Kitten and Adult Cat Vaccines
Core vaccines are recommended for all patients, as they cover diseases that are either common in our area or may be uncommon but have very serious consequences.
1. Feline rhinotracheitis, calicivirus, and panleukopenia
Common abbreviations: RCP, FVRCP, "feline annual", "distemper combo", and "distemper respiratory combo" all refer to the same vaccine
Rhinotracheitis (feline viral rhinotracheitis, FVR) is a viral upper respiratory infection caused by a herpes virus. This is a species-specific virus, so it is not infectious to humans. It can affect cats of any age, but kittens are particularly vulnerable. In addition to respiratory signs (cold-like symptoms like sneezing, coughing, nasal congestion) was can also see conjunctivitis (inflammation of the tissues lining the whites if the eye, the eyelids, and third eyelid). Once infected the cat will become a carrier of the disease, with a latent infection. If the infection is reactivated the cat will show the clinical signs again, especially nasal disease and conjunctivitis. This is a life-long infection.
Calicivirus causes cold-like symptoms such as sneezing and congestion, but it can also cause fever, drooling, oral ulcers (think, severe canker sores on the lining of the mouth and the tongue), loss of appetite, and lameness. Most cats recover, but some develop a chronic gingivitis (gun inflammation) that makes eating painful. It affects kittens and geriatric cats more severely. There is also a virulent strain that causes mote severe signs like swelling of the head, crusting sores, bleeding under the skin, and intestinal bleeding. This strain is fatal in 60% of cats that develop this disease. Calicivirus is easily spread in nasal and oral secretions from infected cats.
Panleukopenia is what we used to refer to as "cat distemper", but the virus is in the same family as the dog parvovirus. The word "panleukopenia" means "low numbers of all white blood cell types". As with parvo-infected dogs, these cats develop vomiting, diarrhea, fever, depression, anorexia (they stop eating) and dehydration, but their infections and symptoms are far worse than dogs tend to get. Intensive therapy in hospital is required to try to save these cats. This virus is spread by exposure through the mouth or nose to any infected secretions (nasal, oral, fecal). It can be shed in the feces of survivors for up to 6 weeks. It can also be carried on shoes an clothing from home to home.
Frequency of vaccination: Kitten series of 2 or 3 vaccines every 3-4 weeks, depending on age. Boosted 1 year later. Subsequent boosting depending on lifestyle factors, but is generally no more frequent than every 3 years.
Titer testing: Titers are a measurement of the antibody levels each pet has to the three components of the vaccine. Titers are readily available and quite affordable, and will let us know whether a pet has adequate antibody levels or needs a booster vaccine. Titers can be done at any age. They are especially useful for pets with "mystery history", where we don't have any vaccine records. If you are hesitant to get a booster, titer testing will tell us whether that's a good decision or whether it's leaving the pet open to infection. This is something you can discuss with the veterinarian.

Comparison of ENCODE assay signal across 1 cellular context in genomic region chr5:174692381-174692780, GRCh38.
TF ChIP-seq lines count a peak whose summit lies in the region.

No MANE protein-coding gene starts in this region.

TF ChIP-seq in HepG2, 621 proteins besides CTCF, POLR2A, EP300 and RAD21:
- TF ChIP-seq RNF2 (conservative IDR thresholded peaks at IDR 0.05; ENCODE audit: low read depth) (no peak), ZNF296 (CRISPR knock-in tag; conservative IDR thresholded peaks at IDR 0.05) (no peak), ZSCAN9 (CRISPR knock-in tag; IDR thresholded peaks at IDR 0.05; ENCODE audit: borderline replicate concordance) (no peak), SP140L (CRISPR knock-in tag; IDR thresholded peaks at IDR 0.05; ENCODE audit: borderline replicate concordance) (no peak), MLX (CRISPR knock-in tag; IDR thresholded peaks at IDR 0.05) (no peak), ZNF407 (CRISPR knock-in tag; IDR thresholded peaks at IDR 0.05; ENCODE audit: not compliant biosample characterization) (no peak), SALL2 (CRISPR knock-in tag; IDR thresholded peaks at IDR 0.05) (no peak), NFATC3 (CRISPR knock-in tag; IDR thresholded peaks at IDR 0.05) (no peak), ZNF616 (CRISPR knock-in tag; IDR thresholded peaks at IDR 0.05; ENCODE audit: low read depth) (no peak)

Common abbreviations: none, It's just rabies.
Rabies is fatal in pets and is zoonotic, which means that it is transmissible between species, including to humans. All warm-blooded animals are capable of carrying rabies (except, oddly, opossums). It is spread through the saliva of infected animals into wounds (ie. through a bite) and causes progressive neurological damage. Rabies is fairly well controlled in North America due to excellent vaccination habits. Rabies vaccination is strongly recommended for all cats, regardless of lifestyle, because of the risk to both pets and humans and also because the animal reservoir in the lower mainland is bats. We have bats everywhere, and indoor cats are actually slightly more at risk for bat exposure than outdoor cats due to the bat's predilection for coming in windows at night.
Frequency of vaccination: Once as a kitten, once a year later, then every 3+ years depending on lifestyle.
Titer testing: Is available, but is very expensive ($300+). It is not usually used to determine vaccine frequency. Titer testing is required before a cat can enter certain countries, and that is where it is most practically useful.
Non-core vaccines are those that not all cats need, but some might due to lifestyle.
1. Feline leukemia virus (FeLV)
Common abbreviations/alternative names for disease: Leukemia, feleuk
This virus is shed in saliva, nasal secretions, urine, feces and milk of infected cats. Transfer between cats is usually from bite wounds. In theory, mutual grooming can be a transmission method, though there are many cases of a FeLV-positive cat living with FeLV-negative cats that never become infected, so we generally say bite wounds are the main transmission route. We also commonly see transmission from mother cat to kittens. Kittens and young cats are MUCH more susceptible to FeLV than older cats.
We should test kittens for FeLV if their mother has not tested negative (or hasn't been tested at all).
Who should get this vaccine: All cats that will be going outdoors unsupervised should be vaccinated for FeLV as kittens, and then yearly until they are 5-6 years of age, at which time we stop vaccinating due to the difficulty in infecting older cats with this virus (ie. the risk is very low in cats over 6 years of age). Indoor cats do not need this vaccine as they are not going to be exposed to cat bites from "strangers".